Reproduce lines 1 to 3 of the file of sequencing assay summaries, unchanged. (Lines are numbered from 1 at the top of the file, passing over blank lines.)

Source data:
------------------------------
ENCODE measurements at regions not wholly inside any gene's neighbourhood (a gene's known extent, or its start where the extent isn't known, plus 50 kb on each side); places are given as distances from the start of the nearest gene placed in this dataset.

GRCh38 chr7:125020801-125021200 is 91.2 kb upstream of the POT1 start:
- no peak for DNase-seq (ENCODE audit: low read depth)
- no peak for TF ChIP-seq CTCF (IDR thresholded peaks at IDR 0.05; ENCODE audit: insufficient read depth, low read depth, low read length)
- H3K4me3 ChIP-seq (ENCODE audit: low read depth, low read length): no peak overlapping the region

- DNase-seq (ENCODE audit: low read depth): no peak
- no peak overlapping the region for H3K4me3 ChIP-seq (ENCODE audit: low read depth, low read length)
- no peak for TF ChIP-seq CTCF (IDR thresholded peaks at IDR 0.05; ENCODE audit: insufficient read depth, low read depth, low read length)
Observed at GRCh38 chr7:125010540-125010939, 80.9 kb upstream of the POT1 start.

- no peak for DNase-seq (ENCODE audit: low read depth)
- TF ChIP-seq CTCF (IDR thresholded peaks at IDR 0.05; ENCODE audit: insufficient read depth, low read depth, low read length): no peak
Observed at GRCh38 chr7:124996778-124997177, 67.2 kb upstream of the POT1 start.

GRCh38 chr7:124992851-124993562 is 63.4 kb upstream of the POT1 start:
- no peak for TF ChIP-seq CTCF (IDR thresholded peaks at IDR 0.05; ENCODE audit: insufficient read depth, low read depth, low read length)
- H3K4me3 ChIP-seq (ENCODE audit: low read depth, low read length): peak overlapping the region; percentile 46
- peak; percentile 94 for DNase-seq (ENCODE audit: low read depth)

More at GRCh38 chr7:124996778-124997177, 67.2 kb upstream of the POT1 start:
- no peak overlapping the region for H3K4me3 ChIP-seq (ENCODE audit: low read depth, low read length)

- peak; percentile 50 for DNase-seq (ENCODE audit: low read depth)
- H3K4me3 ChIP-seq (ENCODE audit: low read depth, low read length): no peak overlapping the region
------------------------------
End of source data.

ENCODE measurements at regions not wholly inside any gene's neighbourhood (a gene's known extent, or its start where the extent isn't known, plus 50 kb on each side); places are given as distances from the start of the nearest gene placed in this dataset.

GRCh38 chr7:125020801-125021200 is 91.2 kb upstream of the POT1 start:
- no peak for DNase-seq (ENCODE audit: low read depth)